Samsung has officially announced that its iPad competitor, the Galaxy Tab, will be coming soon to all four of the major carriers in the U.S. Hitting all four carriers is a continuation of the strategy that Samsung employed with its Galaxy S phones, with a notable exception. Neither the Sprint model nor the T-Mobile model will incorporate those networks’ fastest network technologies. Missing are 4G/WiMAX (Sprint) and HSPA+ (T-Mobile), which would have been a golden opportunity for the Galaxy Tab to pass the popular iPad.
The Galaxy Tab should be the same model on all of the carriers, with carrier software customizations the primary difference. It’s a thin slate device with a 7-inch display (1024×600), 1 GHz processor, two cameras and GPS. The company hasn’t detailed pricing for the Tab, but each carrier will likely offer a subsidized price model with a two-year data contract. The Tab cannot make phone calls, so only a data plan will be required to have 3G connectivity on the go. The pricing for this plan will be determined by each carrier, which better compete with that of the iPad on AT&T. The monthly cost of this plan, along with the data cap (if any), will directly impact carrier sales of the Galaxy Tab, as will the subsidized purchase price.
A Wi-Fi only version of the Tab will be sold through select retailers around the time the carrier models are released. This model will not require a data plan, as it lacks 3G connectivity, and is aimed at those wishing to avoid a data contract. It won’t be price-subsidized, and will possibly be expensive at full price. The Galaxy Tab is much smaller than the iPad, so logic would dictate it should be cheaper than the Apple tablet.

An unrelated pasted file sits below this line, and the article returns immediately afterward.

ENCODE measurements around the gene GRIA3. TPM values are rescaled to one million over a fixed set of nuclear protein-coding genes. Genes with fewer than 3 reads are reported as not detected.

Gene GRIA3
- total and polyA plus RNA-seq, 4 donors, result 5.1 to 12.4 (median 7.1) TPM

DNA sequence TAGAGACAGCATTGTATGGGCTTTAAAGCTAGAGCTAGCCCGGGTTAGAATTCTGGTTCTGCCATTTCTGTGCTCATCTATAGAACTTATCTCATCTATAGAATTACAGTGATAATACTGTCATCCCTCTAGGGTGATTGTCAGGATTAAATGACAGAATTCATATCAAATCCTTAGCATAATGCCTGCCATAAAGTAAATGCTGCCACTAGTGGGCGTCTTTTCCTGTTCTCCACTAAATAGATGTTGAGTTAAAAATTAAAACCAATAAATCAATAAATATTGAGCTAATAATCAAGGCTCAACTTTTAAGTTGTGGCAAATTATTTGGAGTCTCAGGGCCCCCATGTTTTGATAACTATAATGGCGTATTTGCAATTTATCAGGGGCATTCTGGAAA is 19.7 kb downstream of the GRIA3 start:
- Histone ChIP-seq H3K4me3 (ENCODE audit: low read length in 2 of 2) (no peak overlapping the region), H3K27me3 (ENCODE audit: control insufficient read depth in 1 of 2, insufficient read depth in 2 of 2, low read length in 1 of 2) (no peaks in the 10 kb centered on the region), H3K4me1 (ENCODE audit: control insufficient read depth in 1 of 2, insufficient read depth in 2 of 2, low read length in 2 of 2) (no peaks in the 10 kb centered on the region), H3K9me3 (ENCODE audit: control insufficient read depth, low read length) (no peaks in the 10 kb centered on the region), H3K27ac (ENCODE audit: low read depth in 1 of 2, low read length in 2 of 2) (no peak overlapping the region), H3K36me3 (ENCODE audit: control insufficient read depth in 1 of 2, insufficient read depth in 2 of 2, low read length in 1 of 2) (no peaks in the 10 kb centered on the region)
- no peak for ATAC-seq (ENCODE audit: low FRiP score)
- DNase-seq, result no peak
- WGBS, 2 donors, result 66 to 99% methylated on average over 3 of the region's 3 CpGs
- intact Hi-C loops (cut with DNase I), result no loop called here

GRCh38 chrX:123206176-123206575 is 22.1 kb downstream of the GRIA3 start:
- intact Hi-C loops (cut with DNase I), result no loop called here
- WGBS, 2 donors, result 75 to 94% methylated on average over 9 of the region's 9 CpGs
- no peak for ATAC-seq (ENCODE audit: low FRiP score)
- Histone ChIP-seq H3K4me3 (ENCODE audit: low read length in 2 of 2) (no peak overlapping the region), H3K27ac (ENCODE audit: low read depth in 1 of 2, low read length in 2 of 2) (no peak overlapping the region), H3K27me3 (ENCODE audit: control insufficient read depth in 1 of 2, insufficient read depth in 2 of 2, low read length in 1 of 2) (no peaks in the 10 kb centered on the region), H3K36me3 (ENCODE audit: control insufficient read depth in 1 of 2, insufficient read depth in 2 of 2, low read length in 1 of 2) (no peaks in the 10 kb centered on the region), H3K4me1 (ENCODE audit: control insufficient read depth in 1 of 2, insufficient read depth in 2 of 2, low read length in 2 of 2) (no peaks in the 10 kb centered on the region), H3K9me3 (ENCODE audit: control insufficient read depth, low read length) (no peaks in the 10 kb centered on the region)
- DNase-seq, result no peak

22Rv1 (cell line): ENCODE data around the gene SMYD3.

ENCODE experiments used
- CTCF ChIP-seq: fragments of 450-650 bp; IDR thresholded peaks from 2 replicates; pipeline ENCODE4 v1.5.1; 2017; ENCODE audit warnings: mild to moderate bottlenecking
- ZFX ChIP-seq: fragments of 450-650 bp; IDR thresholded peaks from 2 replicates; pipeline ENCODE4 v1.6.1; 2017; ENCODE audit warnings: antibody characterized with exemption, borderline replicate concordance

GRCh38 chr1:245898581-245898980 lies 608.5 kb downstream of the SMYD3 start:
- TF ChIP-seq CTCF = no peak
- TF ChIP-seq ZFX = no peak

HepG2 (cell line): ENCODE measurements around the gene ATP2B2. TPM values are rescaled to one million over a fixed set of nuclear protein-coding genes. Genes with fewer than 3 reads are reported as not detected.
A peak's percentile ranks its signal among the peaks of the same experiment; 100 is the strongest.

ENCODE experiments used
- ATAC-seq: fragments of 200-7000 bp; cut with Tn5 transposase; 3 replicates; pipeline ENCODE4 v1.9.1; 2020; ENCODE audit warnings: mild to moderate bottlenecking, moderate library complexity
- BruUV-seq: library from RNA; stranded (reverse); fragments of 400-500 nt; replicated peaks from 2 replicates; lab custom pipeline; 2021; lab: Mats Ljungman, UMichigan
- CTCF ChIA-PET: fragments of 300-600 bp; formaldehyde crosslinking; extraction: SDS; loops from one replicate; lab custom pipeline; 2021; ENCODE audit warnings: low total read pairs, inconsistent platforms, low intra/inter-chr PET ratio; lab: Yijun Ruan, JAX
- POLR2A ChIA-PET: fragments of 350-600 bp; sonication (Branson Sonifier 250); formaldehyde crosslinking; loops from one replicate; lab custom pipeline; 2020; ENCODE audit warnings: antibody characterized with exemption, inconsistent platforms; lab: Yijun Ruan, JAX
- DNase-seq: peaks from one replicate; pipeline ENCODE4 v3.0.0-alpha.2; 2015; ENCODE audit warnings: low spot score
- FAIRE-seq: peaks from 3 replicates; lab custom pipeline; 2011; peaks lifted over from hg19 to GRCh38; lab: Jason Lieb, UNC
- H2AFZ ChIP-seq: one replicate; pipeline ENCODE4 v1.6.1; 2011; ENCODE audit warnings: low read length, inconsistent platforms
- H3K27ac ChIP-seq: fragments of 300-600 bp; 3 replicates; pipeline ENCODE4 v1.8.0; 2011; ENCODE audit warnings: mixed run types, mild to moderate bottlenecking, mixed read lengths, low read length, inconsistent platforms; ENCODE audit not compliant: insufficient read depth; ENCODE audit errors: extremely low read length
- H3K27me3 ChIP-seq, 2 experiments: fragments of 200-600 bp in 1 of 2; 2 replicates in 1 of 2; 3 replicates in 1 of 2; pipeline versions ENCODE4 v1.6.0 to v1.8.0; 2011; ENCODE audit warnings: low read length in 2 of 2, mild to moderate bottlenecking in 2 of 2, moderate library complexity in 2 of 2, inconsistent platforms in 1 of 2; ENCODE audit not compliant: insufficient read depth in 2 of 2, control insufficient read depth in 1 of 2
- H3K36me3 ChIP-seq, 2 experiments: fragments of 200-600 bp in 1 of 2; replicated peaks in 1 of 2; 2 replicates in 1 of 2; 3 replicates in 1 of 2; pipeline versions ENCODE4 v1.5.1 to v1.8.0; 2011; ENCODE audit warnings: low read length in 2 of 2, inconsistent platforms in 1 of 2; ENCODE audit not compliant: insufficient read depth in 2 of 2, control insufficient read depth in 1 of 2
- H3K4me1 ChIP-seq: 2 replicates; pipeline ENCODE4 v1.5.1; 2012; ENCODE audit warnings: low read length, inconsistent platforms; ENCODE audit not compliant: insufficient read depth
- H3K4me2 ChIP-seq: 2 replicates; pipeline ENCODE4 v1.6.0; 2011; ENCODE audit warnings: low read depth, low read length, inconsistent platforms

Samsung is touting the front-facing camera for use with the Qik app for video calling; video calling will be restricted to Wi-Fi only, as is the case with Apple’s FaceTime on the iPhone. The iPad lacks a camera, so the Galaxy Tab goes one-up on the iPad by including one. Taking a page from Apple, Samsung will offer a keyboard dock for the Tab that makes it easier to create content; no pricing for the dock has been made available.
The Galaxy Tab looks to be a well-designed product that will set the bar for the Android tablet segment. It’s the first true competitor to the iPad, and it will be interesting to see consumer reaction to the Tab. Samsung missed an excellent opportunity to pass the iPad by not including 4G in the Tab. Perhaps this was due to carrier pressure to keep all four models similar in capability.
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